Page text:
A study made public in December 2008 by PriceWaterhouseCoopers, commissioned by cork manufacturer Amorim, concluded that cork is the most environmentally responsible closure for wine, in a one-year life cycle analysis comparison with plastic and aluminium screw-cap closures. The wine closure debate is complicated and on-going - 'a little knowledge can be more dangerous than none' - so at the end of the day, have confidence in corks and take each wine bottle as it comes. 


Trichloroanisole or (TCA):

Trichloroanisole or (TCA) as it is more commonly known - is a small and chemically simple molecule, which is very aggressive to ones sense of smell. TCA can be detected in dry white wine and sparkling wines at levels around two parts per trillion (0.000000000002 grams in a litre of wine), and in red and Port wines at around five parts per trillion.
Such low concentrations are difficult to conceptualise but it is similar to one teaspoon in a couple of thousand Olympic sized swimming pools. A single gram of pure TCA could badly taint the entire volume of wine produced in Australia each year.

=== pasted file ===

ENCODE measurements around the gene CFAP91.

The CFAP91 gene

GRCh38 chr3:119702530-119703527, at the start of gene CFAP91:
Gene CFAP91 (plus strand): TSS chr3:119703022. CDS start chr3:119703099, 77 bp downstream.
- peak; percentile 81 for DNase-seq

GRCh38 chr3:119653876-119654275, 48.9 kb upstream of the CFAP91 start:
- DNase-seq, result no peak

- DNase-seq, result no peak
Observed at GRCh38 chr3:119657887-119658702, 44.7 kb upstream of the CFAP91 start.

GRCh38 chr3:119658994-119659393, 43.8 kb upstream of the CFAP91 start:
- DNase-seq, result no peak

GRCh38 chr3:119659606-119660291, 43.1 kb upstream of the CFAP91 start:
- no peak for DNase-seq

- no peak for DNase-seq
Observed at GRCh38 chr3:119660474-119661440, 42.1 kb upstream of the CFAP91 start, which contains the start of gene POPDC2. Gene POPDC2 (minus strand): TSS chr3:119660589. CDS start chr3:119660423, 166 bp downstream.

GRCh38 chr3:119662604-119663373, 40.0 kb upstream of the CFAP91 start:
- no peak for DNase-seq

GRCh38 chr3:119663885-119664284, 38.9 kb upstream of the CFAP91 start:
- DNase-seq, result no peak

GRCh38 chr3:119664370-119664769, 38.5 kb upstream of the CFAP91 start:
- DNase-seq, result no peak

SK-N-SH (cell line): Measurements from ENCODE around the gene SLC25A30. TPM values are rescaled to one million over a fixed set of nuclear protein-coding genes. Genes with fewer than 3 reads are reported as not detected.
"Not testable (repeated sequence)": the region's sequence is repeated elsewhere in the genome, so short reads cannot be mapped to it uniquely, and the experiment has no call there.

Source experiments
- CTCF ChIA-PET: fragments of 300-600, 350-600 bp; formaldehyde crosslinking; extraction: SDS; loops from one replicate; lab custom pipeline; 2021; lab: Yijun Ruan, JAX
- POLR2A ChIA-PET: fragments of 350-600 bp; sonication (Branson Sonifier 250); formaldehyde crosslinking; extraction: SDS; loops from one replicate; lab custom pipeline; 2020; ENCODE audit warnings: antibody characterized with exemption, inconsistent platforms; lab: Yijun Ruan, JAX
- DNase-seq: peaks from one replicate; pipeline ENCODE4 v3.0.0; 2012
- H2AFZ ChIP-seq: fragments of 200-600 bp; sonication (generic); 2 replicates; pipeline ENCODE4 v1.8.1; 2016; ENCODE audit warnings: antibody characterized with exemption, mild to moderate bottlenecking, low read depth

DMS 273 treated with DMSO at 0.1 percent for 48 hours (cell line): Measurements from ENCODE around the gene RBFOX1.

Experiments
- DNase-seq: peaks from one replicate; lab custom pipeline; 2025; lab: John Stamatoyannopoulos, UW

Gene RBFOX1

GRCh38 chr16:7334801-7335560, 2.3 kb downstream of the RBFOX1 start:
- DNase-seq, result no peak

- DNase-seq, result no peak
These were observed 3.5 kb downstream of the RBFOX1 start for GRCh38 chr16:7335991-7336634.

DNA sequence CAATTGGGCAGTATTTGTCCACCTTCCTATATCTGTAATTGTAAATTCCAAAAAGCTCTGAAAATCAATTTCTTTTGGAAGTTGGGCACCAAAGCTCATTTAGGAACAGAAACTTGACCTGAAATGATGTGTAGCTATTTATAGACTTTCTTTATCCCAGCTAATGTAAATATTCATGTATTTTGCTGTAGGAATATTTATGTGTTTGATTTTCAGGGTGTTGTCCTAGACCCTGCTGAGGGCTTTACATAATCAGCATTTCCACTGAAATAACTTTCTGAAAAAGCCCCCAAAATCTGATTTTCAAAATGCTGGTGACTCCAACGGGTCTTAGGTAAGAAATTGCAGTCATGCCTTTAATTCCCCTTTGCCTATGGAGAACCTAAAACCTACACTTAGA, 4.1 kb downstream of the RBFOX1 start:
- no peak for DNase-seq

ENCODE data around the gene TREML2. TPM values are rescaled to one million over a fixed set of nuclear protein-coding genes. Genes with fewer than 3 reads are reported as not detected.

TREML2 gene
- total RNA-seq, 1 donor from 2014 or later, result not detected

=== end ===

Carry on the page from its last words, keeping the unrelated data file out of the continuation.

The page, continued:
The other less common contributors to cork taint are not much better having sensory thresholds of around 20 parts per trillion.
2,4,6-Trichloroanisole (TCA) is the natural compound that at higher levels can impart 'musty, tired or dull' flavours and aromas to wines. Wines that contain TCA at a detectable level are described as either being 'corked' or being 'musty', or having a 'muted, dull, flat' character.
Cork is a major source of TCA in bottled wine, although experts indicate that TCA in wine may be derived from sources other than cork, such as from oak barrels. Wineries in most wine-producing countries, along with the cork industry, continue their research efforts to minimize the presence of TCA in wine.
There is no conclusive evidence that wines that exceed any particular level of TCA will result in detectable negative characteristics for any significant segment of the wine drinking public. A number of award winning wines over the years have contain levels of TCA that are detectable by instruments but not noticed negatively by the consumer. There is no single, fixed level of TCA that distinguishes a 'good' wine from a 'bad' wine.
Perception of TCA by consumers is governed by many variables, including alcohol content, wine characteristics, and the sensitivity of the consumer. The consumer threshold of perception of TCA varies dramatically according to experience and inherited genetic capabilities. Research material indicates that the existence of minute traces of TCA in quality wines does 'not always' impair a quality or enjoyable experience. It must also be noted that TCA is less of a problem for the cork / wine industry with modern science being able to easily detect and with gentle processes remove TCA from the cork before it goes into the bottle.